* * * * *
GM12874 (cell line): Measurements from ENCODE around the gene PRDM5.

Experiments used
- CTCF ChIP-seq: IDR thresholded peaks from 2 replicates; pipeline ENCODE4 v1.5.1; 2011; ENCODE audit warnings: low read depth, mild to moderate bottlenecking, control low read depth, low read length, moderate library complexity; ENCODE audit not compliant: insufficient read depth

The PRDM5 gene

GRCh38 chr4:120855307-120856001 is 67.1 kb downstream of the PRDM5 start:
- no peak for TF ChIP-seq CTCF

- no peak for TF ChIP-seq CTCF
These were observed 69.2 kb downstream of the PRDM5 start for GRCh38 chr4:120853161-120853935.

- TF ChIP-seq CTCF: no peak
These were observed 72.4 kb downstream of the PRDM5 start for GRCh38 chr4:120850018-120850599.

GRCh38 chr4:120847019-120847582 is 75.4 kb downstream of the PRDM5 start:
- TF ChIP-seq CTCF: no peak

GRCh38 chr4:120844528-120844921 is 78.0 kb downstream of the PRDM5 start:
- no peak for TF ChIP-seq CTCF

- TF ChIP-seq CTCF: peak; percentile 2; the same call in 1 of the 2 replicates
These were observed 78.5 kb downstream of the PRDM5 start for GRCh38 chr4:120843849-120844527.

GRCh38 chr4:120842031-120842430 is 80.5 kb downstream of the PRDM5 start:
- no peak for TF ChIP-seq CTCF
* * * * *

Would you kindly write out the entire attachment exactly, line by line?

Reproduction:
GM12874 (cell line): Measurements from ENCODE around the gene PRDM5.

Experiments used
- CTCF ChIP-seq: IDR thresholded peaks from 2 replicates; pipeline ENCODE4 v1.5.1; 2011; ENCODE audit warnings: low read depth, mild to moderate bottlenecking, control low read depth, low read length, moderate library complexity; ENCODE audit not compliant: insufficient read depth

The PRDM5 gene

GRCh38 chr4:120855307-120856001 is 67.1 kb downstream of the PRDM5 start:
- no peak for TF ChIP-seq CTCF

- no peak for TF ChIP-seq CTCF
These were observed 69.2 kb downstream of the PRDM5 start for GRCh38 chr4:120853161-120853935.

- TF ChIP-seq CTCF: no peak
These were observed 72.4 kb downstream of the PRDM5 start for GRCh38 chr4:120850018-120850599.

GRCh38 chr4:120847019-120847582 is 75.4 kb downstream of the PRDM5 start:
- TF ChIP-seq CTCF: no peak

GRCh38 chr4:120844528-120844921 is 78.0 kb downstream of the PRDM5 start:
- no peak for TF ChIP-seq CTCF

- TF ChIP-seq CTCF: peak; percentile 2; the same call in 1 of the 2 replicates
These were observed 78.5 kb downstream of the PRDM5 start for GRCh38 chr4:120843849-120844527.

GRCh38 chr4:120842031-120842430 is 80.5 kb downstream of the PRDM5 start:
- no peak for TF ChIP-seq CTCF